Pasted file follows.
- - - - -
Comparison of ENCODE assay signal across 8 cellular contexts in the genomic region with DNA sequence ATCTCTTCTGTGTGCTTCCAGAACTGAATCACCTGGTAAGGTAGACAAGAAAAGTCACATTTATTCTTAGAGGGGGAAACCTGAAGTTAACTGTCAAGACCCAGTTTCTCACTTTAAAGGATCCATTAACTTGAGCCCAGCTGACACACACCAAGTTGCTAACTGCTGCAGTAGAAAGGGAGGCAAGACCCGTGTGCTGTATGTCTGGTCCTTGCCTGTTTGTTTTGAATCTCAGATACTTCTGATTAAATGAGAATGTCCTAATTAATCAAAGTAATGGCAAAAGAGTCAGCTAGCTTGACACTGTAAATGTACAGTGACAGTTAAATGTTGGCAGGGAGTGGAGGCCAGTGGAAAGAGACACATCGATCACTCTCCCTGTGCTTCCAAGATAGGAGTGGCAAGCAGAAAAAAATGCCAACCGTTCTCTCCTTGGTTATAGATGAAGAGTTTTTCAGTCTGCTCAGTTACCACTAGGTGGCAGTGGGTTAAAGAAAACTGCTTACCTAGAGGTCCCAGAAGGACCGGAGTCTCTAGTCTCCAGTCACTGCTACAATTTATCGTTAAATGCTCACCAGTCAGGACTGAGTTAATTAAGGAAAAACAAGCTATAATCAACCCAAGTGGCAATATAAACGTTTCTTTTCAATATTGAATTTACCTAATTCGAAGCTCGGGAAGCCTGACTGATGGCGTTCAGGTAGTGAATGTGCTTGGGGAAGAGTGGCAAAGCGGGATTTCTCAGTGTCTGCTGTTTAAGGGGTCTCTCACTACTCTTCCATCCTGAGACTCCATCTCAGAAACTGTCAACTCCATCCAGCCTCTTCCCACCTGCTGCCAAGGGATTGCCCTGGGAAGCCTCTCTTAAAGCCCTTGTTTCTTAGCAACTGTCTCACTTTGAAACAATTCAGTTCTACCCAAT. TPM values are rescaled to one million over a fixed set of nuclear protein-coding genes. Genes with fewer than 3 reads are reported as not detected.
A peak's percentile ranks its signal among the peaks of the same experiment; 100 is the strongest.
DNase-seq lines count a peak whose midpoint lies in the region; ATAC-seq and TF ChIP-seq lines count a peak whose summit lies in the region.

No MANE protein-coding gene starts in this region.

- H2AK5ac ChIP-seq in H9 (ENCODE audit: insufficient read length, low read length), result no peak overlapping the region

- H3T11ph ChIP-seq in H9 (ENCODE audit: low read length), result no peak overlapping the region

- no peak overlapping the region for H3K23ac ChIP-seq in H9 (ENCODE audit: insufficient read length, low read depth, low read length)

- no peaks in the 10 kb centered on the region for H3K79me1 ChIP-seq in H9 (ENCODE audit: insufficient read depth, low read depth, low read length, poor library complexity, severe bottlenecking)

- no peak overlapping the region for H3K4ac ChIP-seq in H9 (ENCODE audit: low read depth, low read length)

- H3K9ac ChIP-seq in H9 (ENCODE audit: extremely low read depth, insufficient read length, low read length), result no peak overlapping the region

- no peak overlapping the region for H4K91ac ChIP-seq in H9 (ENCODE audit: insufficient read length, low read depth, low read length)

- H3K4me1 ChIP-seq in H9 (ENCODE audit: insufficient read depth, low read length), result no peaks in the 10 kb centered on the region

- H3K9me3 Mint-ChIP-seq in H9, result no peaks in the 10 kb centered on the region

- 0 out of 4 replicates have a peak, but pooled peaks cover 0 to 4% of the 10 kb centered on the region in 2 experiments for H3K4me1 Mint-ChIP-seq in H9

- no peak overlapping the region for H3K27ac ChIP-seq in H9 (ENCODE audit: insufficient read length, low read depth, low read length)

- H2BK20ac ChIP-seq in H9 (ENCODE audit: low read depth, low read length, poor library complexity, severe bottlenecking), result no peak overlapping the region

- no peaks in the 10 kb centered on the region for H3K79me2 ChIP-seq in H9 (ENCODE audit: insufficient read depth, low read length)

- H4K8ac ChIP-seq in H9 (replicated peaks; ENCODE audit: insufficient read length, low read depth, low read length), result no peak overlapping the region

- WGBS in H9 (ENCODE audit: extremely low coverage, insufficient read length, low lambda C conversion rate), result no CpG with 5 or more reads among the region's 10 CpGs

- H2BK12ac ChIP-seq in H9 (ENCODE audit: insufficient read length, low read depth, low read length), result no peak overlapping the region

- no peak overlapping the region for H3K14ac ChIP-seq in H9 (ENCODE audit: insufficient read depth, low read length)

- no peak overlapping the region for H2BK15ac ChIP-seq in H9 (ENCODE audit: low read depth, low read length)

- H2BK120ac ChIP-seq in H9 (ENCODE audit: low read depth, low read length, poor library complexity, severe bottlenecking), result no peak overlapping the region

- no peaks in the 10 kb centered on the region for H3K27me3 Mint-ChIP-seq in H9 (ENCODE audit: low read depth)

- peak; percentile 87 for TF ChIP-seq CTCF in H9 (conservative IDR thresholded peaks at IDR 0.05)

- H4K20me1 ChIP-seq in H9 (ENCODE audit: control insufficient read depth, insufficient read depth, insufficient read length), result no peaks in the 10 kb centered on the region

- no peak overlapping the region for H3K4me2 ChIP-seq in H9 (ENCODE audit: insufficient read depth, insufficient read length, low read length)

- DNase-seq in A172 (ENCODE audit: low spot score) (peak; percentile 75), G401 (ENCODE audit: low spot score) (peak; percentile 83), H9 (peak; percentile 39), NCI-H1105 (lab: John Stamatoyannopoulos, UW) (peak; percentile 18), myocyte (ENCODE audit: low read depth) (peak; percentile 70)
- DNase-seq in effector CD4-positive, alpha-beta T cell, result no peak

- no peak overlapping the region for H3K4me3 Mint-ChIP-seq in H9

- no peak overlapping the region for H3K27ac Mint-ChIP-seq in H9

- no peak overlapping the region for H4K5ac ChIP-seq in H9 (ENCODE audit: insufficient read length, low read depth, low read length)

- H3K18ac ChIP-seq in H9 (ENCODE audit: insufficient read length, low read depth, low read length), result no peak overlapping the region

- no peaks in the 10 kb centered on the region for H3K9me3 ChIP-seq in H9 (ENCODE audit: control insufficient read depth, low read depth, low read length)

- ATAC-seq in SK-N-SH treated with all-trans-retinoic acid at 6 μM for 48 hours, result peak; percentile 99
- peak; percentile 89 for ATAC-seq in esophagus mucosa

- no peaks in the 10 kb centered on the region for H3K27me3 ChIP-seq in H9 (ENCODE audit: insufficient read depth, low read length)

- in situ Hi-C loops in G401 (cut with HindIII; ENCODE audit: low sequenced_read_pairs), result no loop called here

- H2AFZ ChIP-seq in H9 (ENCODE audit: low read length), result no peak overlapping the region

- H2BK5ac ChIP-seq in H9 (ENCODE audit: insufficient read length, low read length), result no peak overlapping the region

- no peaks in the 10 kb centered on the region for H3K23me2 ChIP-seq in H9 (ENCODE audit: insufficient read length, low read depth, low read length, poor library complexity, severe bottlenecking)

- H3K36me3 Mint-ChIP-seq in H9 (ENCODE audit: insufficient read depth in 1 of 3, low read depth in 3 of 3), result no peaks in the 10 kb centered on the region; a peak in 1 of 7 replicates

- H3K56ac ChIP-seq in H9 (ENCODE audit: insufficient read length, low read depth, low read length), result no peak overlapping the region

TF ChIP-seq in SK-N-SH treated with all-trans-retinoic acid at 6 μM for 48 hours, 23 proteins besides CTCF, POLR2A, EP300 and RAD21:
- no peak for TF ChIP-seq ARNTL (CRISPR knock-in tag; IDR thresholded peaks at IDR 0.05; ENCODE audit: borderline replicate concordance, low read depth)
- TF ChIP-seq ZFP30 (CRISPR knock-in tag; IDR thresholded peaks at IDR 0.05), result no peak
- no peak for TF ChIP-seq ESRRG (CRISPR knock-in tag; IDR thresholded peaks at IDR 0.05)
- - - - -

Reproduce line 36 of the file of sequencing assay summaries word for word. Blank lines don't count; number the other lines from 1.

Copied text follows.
- peak; percentile 89 for ATAC-seq in esophagus mucosa